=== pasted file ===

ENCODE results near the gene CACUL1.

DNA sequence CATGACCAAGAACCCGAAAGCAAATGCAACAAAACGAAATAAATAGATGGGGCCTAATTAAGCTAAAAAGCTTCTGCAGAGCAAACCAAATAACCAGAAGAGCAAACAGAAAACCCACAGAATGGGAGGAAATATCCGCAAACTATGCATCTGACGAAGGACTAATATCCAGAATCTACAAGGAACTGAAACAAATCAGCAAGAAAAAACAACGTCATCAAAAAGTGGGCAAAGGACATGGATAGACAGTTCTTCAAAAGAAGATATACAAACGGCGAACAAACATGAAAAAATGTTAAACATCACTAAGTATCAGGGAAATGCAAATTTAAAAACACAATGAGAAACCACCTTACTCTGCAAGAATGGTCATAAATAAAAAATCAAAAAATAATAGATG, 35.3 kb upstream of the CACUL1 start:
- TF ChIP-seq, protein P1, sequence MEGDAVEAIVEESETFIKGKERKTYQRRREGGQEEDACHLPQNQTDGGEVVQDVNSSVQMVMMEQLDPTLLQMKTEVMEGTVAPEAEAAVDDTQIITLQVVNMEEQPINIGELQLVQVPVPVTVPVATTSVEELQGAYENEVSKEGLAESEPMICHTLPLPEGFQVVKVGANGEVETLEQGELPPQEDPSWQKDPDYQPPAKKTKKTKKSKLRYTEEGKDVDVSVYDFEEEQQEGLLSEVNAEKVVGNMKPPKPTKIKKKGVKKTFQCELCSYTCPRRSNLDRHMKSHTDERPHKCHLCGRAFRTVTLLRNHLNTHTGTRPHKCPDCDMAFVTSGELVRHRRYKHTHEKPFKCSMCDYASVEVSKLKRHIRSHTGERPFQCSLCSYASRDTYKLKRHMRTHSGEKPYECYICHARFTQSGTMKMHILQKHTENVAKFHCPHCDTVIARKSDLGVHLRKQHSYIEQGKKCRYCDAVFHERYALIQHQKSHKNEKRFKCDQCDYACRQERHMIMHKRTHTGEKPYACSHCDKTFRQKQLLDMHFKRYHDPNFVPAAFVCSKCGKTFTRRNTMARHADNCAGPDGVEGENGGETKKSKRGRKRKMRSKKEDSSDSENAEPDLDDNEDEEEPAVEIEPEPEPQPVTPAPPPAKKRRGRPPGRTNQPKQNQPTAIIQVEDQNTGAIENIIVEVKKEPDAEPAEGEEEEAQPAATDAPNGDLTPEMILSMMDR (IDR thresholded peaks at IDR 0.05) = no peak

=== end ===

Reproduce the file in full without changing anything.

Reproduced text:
ENCODE results near the gene CACUL1.

DNA sequence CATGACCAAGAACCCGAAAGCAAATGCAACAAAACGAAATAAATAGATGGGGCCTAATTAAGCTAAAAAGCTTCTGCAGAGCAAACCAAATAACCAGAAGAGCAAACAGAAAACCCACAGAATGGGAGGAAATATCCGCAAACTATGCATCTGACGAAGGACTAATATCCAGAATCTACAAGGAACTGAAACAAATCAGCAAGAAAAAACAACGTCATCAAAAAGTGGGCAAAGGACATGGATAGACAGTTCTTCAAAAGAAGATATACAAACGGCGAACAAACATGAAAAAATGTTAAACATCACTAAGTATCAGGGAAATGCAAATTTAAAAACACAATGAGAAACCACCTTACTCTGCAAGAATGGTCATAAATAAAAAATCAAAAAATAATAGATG, 35.3 kb upstream of the CACUL1 start:
- TF ChIP-seq, protein P1, sequence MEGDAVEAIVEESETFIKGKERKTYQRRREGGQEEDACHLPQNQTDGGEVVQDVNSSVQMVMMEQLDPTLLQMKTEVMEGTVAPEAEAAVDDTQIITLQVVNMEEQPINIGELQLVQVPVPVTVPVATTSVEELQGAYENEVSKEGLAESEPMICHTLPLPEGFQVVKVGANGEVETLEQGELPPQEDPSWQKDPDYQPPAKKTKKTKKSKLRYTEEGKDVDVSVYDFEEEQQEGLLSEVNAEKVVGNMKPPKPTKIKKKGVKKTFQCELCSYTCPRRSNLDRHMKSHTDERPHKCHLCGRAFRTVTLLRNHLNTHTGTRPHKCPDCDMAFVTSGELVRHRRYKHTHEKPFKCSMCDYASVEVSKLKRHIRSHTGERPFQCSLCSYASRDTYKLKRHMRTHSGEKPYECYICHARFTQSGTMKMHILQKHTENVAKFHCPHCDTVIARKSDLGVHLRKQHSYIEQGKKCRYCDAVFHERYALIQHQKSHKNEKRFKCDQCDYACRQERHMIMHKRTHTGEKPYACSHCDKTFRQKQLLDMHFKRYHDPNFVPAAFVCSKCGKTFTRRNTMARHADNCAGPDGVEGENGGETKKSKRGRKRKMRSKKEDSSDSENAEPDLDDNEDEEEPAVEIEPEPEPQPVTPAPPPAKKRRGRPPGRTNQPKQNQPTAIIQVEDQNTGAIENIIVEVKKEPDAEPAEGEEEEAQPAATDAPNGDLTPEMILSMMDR (IDR thresholded peaks at IDR 0.05) = no peak